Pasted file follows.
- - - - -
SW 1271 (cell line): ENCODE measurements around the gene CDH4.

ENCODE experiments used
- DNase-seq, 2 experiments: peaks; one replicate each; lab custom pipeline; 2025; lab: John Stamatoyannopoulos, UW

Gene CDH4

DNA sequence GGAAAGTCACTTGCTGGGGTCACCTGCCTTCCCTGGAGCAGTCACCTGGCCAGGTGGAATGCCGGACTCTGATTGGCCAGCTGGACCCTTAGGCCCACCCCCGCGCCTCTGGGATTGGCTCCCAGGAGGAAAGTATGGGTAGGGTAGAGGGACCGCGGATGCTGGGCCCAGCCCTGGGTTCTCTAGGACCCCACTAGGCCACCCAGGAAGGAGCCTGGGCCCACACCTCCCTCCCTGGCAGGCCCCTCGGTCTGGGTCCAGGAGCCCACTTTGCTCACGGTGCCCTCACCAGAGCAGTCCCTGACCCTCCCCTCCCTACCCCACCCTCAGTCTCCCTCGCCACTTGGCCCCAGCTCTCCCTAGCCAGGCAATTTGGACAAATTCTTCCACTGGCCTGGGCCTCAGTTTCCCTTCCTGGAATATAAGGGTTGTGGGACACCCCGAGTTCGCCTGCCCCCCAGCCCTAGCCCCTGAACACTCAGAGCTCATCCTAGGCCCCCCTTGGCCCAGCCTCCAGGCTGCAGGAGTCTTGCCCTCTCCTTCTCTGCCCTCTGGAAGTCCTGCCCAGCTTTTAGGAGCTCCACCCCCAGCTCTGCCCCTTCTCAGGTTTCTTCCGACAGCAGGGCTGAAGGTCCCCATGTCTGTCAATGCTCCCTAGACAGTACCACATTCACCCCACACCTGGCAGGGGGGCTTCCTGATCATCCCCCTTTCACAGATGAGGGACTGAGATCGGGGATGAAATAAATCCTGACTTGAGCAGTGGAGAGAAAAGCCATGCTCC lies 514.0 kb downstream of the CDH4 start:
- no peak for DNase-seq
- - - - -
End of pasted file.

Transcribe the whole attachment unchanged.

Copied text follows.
SW 1271 (cell line): ENCODE measurements around the gene CDH4.

ENCODE experiments used
- DNase-seq, 2 experiments: peaks; one replicate each; lab custom pipeline; 2025; lab: John Stamatoyannopoulos, UW

Gene CDH4

DNA sequence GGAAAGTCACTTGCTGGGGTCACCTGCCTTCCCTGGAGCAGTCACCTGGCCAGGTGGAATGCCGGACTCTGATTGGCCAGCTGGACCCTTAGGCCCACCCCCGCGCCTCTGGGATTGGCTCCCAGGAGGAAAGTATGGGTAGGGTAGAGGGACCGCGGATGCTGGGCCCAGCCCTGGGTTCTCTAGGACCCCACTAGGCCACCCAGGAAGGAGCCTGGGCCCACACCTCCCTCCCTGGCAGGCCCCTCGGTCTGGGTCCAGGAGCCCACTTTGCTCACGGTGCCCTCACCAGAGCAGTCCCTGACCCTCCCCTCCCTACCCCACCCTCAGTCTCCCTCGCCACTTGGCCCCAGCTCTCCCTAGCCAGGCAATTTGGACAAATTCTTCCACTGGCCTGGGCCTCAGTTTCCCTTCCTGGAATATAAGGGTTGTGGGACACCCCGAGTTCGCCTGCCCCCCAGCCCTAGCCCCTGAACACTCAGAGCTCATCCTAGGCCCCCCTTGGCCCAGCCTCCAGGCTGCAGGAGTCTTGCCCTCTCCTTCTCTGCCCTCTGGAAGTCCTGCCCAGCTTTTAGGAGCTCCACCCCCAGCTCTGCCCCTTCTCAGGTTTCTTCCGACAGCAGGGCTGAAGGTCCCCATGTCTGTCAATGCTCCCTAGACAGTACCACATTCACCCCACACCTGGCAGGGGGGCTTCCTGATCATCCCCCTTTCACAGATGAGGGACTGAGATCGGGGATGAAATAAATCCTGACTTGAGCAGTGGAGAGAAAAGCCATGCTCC lies 514.0 kb downstream of the CDH4 start:
- no peak for DNase-seq